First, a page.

To develop a medical demonstrator from a laboratory trial to a system with 10.000 clinical tests with test users in 6 months, that was our task as Verhaert group. It involved developing a point-of-care PCR test, a testing device that can be used at a general practice, for example. The system consists of a disposable to take a sample from the patient and a PCR essay development with integrated optical read-out unit for analyzing the sample. The test must be able to be administered and analyzed by non-specialist staff. Within 6 months the demonstrators for large field tests must be produced and made operational. Quite a challenge!
Working in parallel
To achieve the required speed, we needed to create a flexible team and approach to do as much work in parallel as possible and allowing us to scale the teams with additional resources. These were released gradually during the first 2,5 months. Initially the team started with 3 people, gradually scaled to first 25 and finally 40 people. This project couldn’t have been realized without the competences and available resources in the Verhaert group involving:
- Consultants and engineers from Verhaert for system engineering, physics and thermal design, electronics and mechanical design
- LambdaX for optical instrument design
- Moebius for delivering additional engineering resources
- BEACON for the project management team
By dividing the team into subteams, each of them works on one specialized functionality or subsystem of the product. The goal is to develop the different product functionalities in parallel, despite the mutual high dependencies. We work with 6 subteams of 4 to 6 members, most of which are multi-disciplinary and require special attention to interface requirements, documentation, communication and alignment.
To avoid delays, the subteams work simultaneously on the development in their subsystem without waiting for input from other subteams. At the end of the project, a complete set of demonstrator units must be realized in which all subsystems can be finally assembled, tested and can prove their integral performances together.
Therefore, each subteam has a linking pin. They meet for status updates and exchange relevant information. Because of the project’s speed and many parallel developments, there’s a great risk that the necessary information isn’t always shared in a timely manner. “Having a technical background helped to deeply understand the ongoing work. It’s important that we understand what information is crucial and what needs to be exchanged with whom and at what time. As project managers, we constantly absorb what is happening in the teams and also check that the information is shared by the linking pins. This flow of information is essential. In doing so, we’re always looking for the balance between execution and consultation, so that there isn’t only enough time for exchanging information, but also for doing the substantive work.” says Yorick Koumans, Project Manager at Beacon.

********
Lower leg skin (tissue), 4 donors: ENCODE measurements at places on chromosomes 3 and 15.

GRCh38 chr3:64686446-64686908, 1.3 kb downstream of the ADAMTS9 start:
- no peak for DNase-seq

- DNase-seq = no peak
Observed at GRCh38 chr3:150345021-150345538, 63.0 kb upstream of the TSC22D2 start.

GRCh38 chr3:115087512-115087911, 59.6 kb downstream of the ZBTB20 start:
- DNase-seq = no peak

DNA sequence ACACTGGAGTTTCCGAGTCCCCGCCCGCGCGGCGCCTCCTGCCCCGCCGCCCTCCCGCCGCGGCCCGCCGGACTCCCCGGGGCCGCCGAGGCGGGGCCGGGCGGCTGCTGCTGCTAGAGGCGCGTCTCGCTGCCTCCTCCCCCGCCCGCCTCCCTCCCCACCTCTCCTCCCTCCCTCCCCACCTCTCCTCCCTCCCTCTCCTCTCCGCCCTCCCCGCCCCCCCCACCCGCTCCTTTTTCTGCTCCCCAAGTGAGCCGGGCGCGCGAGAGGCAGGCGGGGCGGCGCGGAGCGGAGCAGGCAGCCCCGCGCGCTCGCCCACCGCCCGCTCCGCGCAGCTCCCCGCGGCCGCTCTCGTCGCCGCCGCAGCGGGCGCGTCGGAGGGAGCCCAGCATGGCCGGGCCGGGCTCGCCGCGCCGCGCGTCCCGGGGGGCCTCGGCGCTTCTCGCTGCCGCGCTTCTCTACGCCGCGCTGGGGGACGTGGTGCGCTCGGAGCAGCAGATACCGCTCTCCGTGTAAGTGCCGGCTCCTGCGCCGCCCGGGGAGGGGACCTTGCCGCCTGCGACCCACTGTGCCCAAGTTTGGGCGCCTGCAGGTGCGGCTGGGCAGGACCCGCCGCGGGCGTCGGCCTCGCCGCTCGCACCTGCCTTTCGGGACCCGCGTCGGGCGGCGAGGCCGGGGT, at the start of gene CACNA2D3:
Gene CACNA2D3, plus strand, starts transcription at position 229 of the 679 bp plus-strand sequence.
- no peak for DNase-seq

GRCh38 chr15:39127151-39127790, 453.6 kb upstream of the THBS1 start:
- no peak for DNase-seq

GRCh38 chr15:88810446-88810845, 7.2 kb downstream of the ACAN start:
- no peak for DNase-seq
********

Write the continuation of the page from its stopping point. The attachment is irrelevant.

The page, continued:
80 percent rule
The second thing that contributes to speed is decision-making. Decisions in the project consistently are made on 80 percent of the information. Normally we would proceed to 95 or 98 percent certainty, but it’s precisely that last 20 percent that takes a lot of time. If it looks very likely that something will work, we opt for that solution. Even if we’re not entirely sure. Taking risks need to go together with informing the client about the drawbacks, while balancing it with the time savings. As a result, the risk is taken very consciously together. By actively planning for alternatives it allows to return to the second best option in line when the first choice turns out to be wrong. Should this happen, we make a decision together with the client: do we go for an alternative and slow down the process or do we adjust the scope? Suppose the time to result is slightly longer than the original goal, then we make the following consideration: can we be satisfied with what we have now? Or are we going to solve it, even if that means we finish later?
Mapping risks on components and features allows us to zoom in on the potential failure modes, the effect on other subsystems or parts, and on the failure of delivering its service. This focus helps to keep the complete team well-informed about the potential causes and mechanism of failure to try to mitigate by inherent design aspects. Looking for a recommended action to reduce the risks helps in steering the complete team towards those design choices that limit the risk taken while keeping the timeline in focus. A well-done FMECA has a timetable with a target completion date for each risk. Only when risks are as low as reasonably possible, the remaining risk will be accepted when there are no more potential benefits within the timeline.
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